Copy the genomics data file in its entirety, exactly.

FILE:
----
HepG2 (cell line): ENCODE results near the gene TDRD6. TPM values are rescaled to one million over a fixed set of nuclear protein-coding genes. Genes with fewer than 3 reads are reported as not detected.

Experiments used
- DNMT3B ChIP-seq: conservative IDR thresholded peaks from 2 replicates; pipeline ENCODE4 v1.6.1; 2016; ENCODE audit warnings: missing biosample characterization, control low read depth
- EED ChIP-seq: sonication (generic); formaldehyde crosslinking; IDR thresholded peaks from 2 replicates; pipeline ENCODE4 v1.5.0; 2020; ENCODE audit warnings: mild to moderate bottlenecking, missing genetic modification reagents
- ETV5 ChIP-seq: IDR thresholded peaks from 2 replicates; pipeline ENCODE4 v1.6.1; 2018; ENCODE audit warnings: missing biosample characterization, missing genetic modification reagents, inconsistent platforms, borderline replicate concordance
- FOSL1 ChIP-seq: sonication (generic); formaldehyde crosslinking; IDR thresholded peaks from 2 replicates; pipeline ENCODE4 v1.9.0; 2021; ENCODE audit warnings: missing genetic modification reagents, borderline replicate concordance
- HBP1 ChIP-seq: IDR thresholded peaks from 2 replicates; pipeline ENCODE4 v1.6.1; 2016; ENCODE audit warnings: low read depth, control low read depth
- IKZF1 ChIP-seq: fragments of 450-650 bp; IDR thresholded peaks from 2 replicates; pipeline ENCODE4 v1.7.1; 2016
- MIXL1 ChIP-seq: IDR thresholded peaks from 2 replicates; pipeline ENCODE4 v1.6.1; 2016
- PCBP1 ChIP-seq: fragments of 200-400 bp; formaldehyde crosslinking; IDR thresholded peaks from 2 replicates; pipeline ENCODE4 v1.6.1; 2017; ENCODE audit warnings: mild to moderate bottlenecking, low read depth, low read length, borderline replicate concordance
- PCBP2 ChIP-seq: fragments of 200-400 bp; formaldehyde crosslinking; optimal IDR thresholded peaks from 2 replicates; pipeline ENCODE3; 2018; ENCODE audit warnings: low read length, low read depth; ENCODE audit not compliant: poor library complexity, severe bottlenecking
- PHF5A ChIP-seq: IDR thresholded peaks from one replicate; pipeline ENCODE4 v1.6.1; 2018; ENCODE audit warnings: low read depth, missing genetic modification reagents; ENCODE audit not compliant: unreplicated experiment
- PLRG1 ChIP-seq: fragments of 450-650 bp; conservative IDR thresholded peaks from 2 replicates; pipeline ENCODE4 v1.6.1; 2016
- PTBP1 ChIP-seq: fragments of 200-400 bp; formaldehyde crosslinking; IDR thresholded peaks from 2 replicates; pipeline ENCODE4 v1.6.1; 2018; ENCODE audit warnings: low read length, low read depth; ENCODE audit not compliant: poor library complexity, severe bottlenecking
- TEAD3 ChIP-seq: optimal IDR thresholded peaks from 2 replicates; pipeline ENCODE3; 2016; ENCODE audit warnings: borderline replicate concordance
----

HepG2 (cell line): ENCODE results near the gene TDRD6. TPM values are rescaled to one million over a fixed set of nuclear protein-coding genes. Genes with fewer than 3 reads are reported as not detected.

Experiments used
- DNMT3B ChIP-seq: conservative IDR thresholded peaks from 2 replicates; pipeline ENCODE4 v1.6.1; 2016; ENCODE audit warnings: missing biosample characterization, control low read depth
- EED ChIP-seq: sonication (generic); formaldehyde crosslinking; IDR thresholded peaks from 2 replicates; pipeline ENCODE4 v1.5.0; 2020; ENCODE audit warnings: mild to moderate bottlenecking, missing genetic modification reagents
- ETV5 ChIP-seq: IDR thresholded peaks from 2 replicates; pipeline ENCODE4 v1.6.1; 2018; ENCODE audit warnings: missing biosample characterization, missing genetic modification reagents, inconsistent platforms, borderline replicate concordance
- FOSL1 ChIP-seq: sonication (generic); formaldehyde crosslinking; IDR thresholded peaks from 2 replicates; pipeline ENCODE4 v1.9.0; 2021; ENCODE audit warnings: missing genetic modification reagents, borderline replicate concordance
- HBP1 ChIP-seq: IDR thresholded peaks from 2 replicates; pipeline ENCODE4 v1.6.1; 2016; ENCODE audit warnings: low read depth, control low read depth
- IKZF1 ChIP-seq: fragments of 450-650 bp; IDR thresholded peaks from 2 replicates; pipeline ENCODE4 v1.7.1; 2016
- MIXL1 ChIP-seq: IDR thresholded peaks from 2 replicates; pipeline ENCODE4 v1.6.1; 2016
- PCBP1 ChIP-seq: fragments of 200-400 bp; formaldehyde crosslinking; IDR thresholded peaks from 2 replicates; pipeline ENCODE4 v1.6.1; 2017; ENCODE audit warnings: mild to moderate bottlenecking, low read depth, low read length, borderline replicate concordance
- PCBP2 ChIP-seq: fragments of 200-400 bp; formaldehyde crosslinking; optimal IDR thresholded peaks from 2 replicates; pipeline ENCODE3; 2018; ENCODE audit warnings: low read length, low read depth; ENCODE audit not compliant: poor library complexity, severe bottlenecking
- PHF5A ChIP-seq: IDR thresholded peaks from one replicate; pipeline ENCODE4 v1.6.1; 2018; ENCODE audit warnings: low read depth, missing genetic modification reagents; ENCODE audit not compliant: unreplicated experiment
- PLRG1 ChIP-seq: fragments of 450-650 bp; conservative IDR thresholded peaks from 2 replicates; pipeline ENCODE4 v1.6.1; 2016
- PTBP1 ChIP-seq: fragments of 200-400 bp; formaldehyde crosslinking; IDR thresholded peaks from 2 replicates; pipeline ENCODE4 v1.6.1; 2018; ENCODE audit warnings: low read length, low read depth; ENCODE audit not compliant: poor library complexity, severe bottlenecking
- TEAD3 ChIP-seq: optimal IDR thresholded peaks from 2 replicates; pipeline ENCODE3; 2016; ENCODE audit warnings: borderline replicate concordance